news Thursday, January 29, 2015 - 05:30

Abheek Dasgupta| July 12, 2014| 10:35 am IST

July 8, 2014 will be considered one of the darkest days in the history of Brazilian football, with the Seleção being crushed by the Germans in a highly lopsided World Cup semi-final that ended 7-1 in favour of Die Mannschaft. To Miroslav Klose, however, this day will be the day when he achieved one of international football's most important records. By scoring the second goal of the match in the 23rd minute, he became the highest scorer in the history of the FIFA World Cup, with 16 goals, therefore surpassing legendary Brazilian striker Ronaldo's 15.

Born in Poland to ethnic Germans, Klose migrated to Germany when he was eight years old. He was, therefore, eligible to represent Poland in international football as well. However, he decided to play for Germany, and made his debut on 24 March 2001 in a World Cup qualifier against Albania.

The first World Cup he played in was the 2002 edition in Korea and Japan. He came to international prominence when he scored five goals in the tournament, all five coming from headers. His World Cup debut was a memorable one, when he scored a hat-trick against Saudi Arabia in an 8-0 thrashing. Goals in the other two group stage matches against the Republic of Ireland and Cameroon saw to it that Germany topped their group.

In the next World Cup, where his country played host, he started off with a bang as well, scoring two goals in the tournament opener against Costa Rica, and followed this with two more against Ecuador in the last group game. Perhaps the most important goal he scored in that edition was the equaliser against Argentina in the quarterfinals, a game which the Germans won on penalties.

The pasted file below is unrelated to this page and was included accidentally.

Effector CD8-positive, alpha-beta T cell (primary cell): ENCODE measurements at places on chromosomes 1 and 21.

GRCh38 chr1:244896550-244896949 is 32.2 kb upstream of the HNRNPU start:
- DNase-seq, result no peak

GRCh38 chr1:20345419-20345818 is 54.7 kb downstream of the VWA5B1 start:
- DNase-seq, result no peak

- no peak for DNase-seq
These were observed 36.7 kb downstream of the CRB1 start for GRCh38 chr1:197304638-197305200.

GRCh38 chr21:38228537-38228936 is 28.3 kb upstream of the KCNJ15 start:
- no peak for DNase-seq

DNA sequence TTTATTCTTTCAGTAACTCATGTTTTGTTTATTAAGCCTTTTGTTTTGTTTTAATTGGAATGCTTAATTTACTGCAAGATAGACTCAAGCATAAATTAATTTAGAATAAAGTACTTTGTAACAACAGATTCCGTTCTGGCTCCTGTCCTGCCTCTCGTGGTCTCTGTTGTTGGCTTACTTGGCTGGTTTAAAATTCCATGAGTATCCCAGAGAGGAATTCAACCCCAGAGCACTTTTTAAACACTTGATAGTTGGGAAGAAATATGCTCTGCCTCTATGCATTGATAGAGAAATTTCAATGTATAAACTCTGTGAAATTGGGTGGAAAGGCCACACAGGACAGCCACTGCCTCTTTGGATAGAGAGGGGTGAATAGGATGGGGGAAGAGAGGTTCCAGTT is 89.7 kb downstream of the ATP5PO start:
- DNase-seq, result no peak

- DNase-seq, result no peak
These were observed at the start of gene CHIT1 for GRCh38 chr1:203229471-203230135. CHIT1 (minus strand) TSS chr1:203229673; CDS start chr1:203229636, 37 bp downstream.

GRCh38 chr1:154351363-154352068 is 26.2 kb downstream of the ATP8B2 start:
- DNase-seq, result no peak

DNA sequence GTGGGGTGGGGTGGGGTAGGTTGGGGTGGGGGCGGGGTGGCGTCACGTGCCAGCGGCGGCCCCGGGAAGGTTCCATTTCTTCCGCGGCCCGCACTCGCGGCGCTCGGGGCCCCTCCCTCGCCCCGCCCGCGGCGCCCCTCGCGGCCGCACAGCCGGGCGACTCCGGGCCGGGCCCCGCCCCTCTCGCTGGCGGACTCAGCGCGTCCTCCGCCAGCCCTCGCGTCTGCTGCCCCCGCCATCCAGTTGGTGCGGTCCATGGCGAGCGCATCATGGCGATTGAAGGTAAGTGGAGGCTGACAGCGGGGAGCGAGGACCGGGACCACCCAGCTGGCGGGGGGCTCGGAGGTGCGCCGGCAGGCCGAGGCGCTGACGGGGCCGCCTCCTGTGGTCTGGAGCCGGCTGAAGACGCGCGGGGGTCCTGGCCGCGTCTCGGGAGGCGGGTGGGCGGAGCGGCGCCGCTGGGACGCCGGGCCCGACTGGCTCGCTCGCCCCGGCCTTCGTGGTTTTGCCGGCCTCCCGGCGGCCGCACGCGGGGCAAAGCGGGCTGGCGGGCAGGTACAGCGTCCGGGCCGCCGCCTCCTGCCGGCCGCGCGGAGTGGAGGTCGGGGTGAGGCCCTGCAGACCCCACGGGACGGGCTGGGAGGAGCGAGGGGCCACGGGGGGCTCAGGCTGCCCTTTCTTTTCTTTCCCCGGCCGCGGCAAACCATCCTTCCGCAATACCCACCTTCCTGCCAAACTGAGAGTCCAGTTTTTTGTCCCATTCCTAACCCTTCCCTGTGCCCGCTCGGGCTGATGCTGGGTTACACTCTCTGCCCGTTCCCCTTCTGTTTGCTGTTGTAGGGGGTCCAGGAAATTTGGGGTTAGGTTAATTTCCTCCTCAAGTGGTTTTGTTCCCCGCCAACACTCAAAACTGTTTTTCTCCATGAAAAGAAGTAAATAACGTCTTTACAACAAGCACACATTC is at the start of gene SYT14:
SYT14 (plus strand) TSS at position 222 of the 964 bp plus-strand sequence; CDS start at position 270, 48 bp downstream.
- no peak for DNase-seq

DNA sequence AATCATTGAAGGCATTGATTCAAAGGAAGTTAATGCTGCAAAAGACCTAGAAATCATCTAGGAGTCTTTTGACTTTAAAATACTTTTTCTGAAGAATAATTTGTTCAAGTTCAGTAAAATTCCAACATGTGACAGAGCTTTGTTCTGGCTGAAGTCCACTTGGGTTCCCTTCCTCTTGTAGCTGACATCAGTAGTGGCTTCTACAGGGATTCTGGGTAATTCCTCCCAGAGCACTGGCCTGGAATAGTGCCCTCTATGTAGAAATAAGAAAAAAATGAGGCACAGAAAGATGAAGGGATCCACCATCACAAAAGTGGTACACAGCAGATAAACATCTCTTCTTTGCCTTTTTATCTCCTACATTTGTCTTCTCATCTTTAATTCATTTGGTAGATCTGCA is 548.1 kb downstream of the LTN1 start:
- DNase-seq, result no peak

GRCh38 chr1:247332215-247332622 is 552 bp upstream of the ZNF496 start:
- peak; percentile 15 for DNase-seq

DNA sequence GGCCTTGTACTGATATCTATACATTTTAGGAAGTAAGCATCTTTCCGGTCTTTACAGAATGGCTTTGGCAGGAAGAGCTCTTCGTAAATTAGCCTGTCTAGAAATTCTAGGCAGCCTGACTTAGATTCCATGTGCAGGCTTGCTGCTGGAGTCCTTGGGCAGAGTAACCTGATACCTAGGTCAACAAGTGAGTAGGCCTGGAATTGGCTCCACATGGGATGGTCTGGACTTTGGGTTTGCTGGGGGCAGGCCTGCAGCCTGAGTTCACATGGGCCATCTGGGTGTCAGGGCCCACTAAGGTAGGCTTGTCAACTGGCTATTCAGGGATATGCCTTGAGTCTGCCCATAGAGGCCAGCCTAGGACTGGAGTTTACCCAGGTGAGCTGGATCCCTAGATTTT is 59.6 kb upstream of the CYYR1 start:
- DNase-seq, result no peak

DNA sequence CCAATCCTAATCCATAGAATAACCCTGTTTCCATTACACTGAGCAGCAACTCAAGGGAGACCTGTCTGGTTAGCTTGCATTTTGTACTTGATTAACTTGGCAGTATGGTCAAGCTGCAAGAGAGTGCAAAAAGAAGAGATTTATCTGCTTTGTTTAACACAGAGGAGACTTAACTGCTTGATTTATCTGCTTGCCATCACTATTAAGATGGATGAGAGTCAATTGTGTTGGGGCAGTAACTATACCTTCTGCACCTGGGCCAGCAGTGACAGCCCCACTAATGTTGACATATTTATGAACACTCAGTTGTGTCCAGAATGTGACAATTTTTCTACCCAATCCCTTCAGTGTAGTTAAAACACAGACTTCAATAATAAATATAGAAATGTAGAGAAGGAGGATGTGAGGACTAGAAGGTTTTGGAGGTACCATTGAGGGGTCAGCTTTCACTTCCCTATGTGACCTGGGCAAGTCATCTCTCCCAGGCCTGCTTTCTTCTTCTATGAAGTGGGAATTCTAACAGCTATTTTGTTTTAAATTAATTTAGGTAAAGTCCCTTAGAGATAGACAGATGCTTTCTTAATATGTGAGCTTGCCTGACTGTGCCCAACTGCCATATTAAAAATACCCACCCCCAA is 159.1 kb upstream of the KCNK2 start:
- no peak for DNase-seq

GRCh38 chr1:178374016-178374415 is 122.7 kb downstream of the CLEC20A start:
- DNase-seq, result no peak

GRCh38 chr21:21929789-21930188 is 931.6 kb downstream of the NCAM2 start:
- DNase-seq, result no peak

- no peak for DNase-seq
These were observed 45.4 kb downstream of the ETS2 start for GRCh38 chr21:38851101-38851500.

He started his third World Cup with a goal too, scoring against Australia in the first game, and followed it up with the opening goal in the controversial round of 16 fixture against England. In this edition too, the Germans played their quarterfinals against Argentina, and Klose scored two goals in a surprise 4-0 battering of the South Americans.

He came in to this World Cup one short of the World Cup record, and equalled the record in Germany's second group game, equalising from close range against Ghana. He broke the record as he scored off the rebound after the Brazil custodian Júlio César saved his first shot.

While his international record has been nearly perfect, his club record has not been as great. He joined Bundesliga outfit Kaiserslautern as a 20-year old, and scored 44 goals in 120 league games for them. Five seasons later, in 2004, he signed for Werder Bremen, with whom he won the DFB-Ligapokal in 2006, a year where he was also the Bundesliga top scorer and the German Footballer of the Year. The next season, however, he moved to German powerhouse FC Bayern München, but in his four years at Bavaria, he did not have much success, and in 2011, he moved to Italian side Lazio. He won two Bundesliga titles with FC Bayern.

He is also known for his distinctive goal celebration, which involves a front-flip. This earned him the nickname Salto-Klose (Salto being German for somersault).

With Germany playing the final on Sunday against Argentina, a team he has a good track record against in World Cups, it would be no surprise if coach Joachim Löw decides to put him in the starting eleven.

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